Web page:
When the administration named its advisory board for the W.E.B. DuBois Institute last week, many people wondered why no one from the Afro-American Studies Department had been appointed to the panel that will oversee the development of Harvard's black research facility. As it turns out, the administration thought it had chosen someone from Afro for the DuBois board, but the appointment went sour at the last minute.
Walter J. Leonard, President Bok's special assistant, acknowledged this week that he had invited David Lewis, a professor at Federal City College who was a candidate for tenure in Afro, to sit on the DuBois panel. At the time of the invitation, Leonard said, he had "very good" reason to believe that Lewis was going to get tenure at Harvard.
But Lewis's tenure bid, strongly supported by Dean Rosovsky, was ended by Bok after three History professors lobbied against the appointment. When that happened, Leonard said Monday, "there just wasn't time" for the administration to find someone in Afro to replace Lewis on the advisory board.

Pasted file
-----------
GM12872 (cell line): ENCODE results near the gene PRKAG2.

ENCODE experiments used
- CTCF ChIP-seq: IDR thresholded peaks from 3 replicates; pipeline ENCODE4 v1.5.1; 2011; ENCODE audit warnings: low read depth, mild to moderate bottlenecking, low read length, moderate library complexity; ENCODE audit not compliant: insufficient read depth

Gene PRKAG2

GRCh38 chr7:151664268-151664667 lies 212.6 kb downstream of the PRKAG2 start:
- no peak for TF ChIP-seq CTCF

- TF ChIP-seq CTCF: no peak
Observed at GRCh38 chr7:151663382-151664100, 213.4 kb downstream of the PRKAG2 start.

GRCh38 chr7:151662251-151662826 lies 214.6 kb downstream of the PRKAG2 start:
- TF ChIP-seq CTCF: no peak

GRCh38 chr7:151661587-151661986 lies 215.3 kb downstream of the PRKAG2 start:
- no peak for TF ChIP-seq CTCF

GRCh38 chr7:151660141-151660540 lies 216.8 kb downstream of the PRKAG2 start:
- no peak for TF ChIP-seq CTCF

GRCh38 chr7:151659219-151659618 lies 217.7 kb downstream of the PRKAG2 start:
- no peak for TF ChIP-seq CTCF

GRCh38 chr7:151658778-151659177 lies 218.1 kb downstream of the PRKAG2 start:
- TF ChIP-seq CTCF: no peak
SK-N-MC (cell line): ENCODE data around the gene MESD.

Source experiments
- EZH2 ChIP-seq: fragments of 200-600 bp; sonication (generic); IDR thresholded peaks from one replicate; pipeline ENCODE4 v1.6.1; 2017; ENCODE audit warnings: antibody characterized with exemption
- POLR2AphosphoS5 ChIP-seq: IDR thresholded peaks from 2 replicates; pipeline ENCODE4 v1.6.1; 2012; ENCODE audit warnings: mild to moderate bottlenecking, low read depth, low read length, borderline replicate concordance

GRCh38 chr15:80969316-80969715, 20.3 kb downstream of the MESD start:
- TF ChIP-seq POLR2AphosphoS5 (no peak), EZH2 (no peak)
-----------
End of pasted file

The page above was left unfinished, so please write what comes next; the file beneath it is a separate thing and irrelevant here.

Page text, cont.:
"There was never any question of whether we'd appoint someone from Afro," Leonard said. "The only question was who we would appoint." Leonard also imitated that the administration may make some additions to the advisory group, but at his Tuesday press conference Bok said any new advisory appointments must be initiated from the current board.
Bok is still left with the problem of DuBois and Afro, but he said Tuesday that for now he will give top priority to raising funds for the institute. Noting that he has "never faced a year that has been so difficult for raising money," Bok said he is going to take a personal role in the effort to get the research center enough funds to begin operations.
Ewart Guinier '33, chairman of the Afro Department, is giving Bok something else to worry about. On Tuesday Guinier released a letter he sent to Bok in which he charges the administration with "glaring violations" of an earlier promise to give Afro some say in DuBois's development. Guiner's letter also said Bok's failure to consult him on the advisory board selection was "highly irregular on both administrative and ethical grounds."